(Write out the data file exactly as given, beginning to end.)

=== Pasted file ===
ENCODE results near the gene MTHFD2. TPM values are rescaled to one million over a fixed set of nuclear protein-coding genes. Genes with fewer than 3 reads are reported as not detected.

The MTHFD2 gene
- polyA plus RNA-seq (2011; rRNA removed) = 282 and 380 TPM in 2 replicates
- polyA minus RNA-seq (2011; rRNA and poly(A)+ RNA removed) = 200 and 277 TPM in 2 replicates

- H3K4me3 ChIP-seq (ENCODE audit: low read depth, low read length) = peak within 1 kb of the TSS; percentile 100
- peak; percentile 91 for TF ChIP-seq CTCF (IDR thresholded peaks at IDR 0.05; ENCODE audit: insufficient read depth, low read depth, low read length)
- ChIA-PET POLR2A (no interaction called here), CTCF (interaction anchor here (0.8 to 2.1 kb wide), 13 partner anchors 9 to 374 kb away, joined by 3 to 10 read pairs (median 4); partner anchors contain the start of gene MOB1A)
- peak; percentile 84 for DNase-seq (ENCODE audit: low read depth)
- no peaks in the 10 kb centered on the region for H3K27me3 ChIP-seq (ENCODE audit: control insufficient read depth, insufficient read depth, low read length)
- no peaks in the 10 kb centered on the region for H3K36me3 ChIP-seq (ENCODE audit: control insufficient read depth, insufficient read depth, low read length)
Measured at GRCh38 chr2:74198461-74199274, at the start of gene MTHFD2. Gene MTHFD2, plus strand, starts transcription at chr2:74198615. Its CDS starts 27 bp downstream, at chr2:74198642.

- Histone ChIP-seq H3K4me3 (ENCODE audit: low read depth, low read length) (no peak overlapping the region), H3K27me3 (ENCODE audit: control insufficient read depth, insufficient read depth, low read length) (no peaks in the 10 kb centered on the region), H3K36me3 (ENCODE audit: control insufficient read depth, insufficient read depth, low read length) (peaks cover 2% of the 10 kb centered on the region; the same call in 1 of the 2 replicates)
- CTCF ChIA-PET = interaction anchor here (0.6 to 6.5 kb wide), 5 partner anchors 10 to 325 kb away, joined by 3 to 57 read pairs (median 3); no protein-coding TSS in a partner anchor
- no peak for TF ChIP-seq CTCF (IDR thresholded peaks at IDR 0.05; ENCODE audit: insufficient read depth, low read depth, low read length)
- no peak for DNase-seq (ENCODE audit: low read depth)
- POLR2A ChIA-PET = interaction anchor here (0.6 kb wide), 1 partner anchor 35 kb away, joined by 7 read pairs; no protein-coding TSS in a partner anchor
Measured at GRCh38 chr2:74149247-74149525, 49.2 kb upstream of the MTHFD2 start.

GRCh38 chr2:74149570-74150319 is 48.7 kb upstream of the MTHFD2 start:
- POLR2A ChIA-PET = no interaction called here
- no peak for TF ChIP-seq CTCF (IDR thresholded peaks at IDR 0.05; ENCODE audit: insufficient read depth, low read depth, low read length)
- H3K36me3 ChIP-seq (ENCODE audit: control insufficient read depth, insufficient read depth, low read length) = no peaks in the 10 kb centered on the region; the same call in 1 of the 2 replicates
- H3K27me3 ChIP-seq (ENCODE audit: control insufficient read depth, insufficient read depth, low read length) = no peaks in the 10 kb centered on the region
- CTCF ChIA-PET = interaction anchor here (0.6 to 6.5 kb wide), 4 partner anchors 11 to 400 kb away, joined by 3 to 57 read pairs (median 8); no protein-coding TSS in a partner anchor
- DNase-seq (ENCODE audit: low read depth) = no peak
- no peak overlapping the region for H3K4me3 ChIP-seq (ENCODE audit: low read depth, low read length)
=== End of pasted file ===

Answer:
ENCODE results near the gene MTHFD2. TPM values are rescaled to one million over a fixed set of nuclear protein-coding genes. Genes with fewer than 3 reads are reported as not detected.

The MTHFD2 gene
- polyA plus RNA-seq (2011; rRNA removed) = 282 and 380 TPM in 2 replicates
- polyA minus RNA-seq (2011; rRNA and poly(A)+ RNA removed) = 200 and 277 TPM in 2 replicates

- H3K4me3 ChIP-seq (ENCODE audit: low read depth, low read length) = peak within 1 kb of the TSS; percentile 100
- peak; percentile 91 for TF ChIP-seq CTCF (IDR thresholded peaks at IDR 0.05; ENCODE audit: insufficient read depth, low read depth, low read length)
- ChIA-PET POLR2A (no interaction called here), CTCF (interaction anchor here (0.8 to 2.1 kb wide), 13 partner anchors 9 to 374 kb away, joined by 3 to 10 read pairs (median 4); partner anchors contain the start of gene MOB1A)
- peak; percentile 84 for DNase-seq (ENCODE audit: low read depth)
- no peaks in the 10 kb centered on the region for H3K27me3 ChIP-seq (ENCODE audit: control insufficient read depth, insufficient read depth, low read length)
- no peaks in the 10 kb centered on the region for H3K36me3 ChIP-seq (ENCODE audit: control insufficient read depth, insufficient read depth, low read length)
Measured at GRCh38 chr2:74198461-74199274, at the start of gene MTHFD2. Gene MTHFD2, plus strand, starts transcription at chr2:74198615. Its CDS starts 27 bp downstream, at chr2:74198642.

- Histone ChIP-seq H3K4me3 (ENCODE audit: low read depth, low read length) (no peak overlapping the region), H3K27me3 (ENCODE audit: control insufficient read depth, insufficient read depth, low read length) (no peaks in the 10 kb centered on the region), H3K36me3 (ENCODE audit: control insufficient read depth, insufficient read depth, low read length) (peaks cover 2% of the 10 kb centered on the region; the same call in 1 of the 2 replicates)
- CTCF ChIA-PET = interaction anchor here (0.6 to 6.5 kb wide), 5 partner anchors 10 to 325 kb away, joined by 3 to 57 read pairs (median 3); no protein-coding TSS in a partner anchor
- no peak for TF ChIP-seq CTCF (IDR thresholded peaks at IDR 0.05; ENCODE audit: insufficient read depth, low read depth, low read length)
- no peak for DNase-seq (ENCODE audit: low read depth)
- POLR2A ChIA-PET = interaction anchor here (0.6 kb wide), 1 partner anchor 35 kb away, joined by 7 read pairs; no protein-coding TSS in a partner anchor
Measured at GRCh38 chr2:74149247-74149525, 49.2 kb upstream of the MTHFD2 start.

GRCh38 chr2:74149570-74150319 is 48.7 kb upstream of the MTHFD2 start:
- POLR2A ChIA-PET = no interaction called here
- no peak for TF ChIP-seq CTCF (IDR thresholded peaks at IDR 0.05; ENCODE audit: insufficient read depth, low read depth, low read length)
- H3K36me3 ChIP-seq (ENCODE audit: control insufficient read depth, insufficient read depth, low read length) = no peaks in the 10 kb centered on the region; the same call in 1 of the 2 replicates
- H3K27me3 ChIP-seq (ENCODE audit: control insufficient read depth, insufficient read depth, low read length) = no peaks in the 10 kb centered on the region
- CTCF ChIA-PET = interaction anchor here (0.6 to 6.5 kb wide), 4 partner anchors 11 to 400 kb away, joined by 3 to 57 read pairs (median 8); no protein-coding TSS in a partner anchor
- DNase-seq (ENCODE audit: low read depth) = no peak
- no peak overlapping the region for H3K4me3 ChIP-seq (ENCODE audit: low read depth, low read length)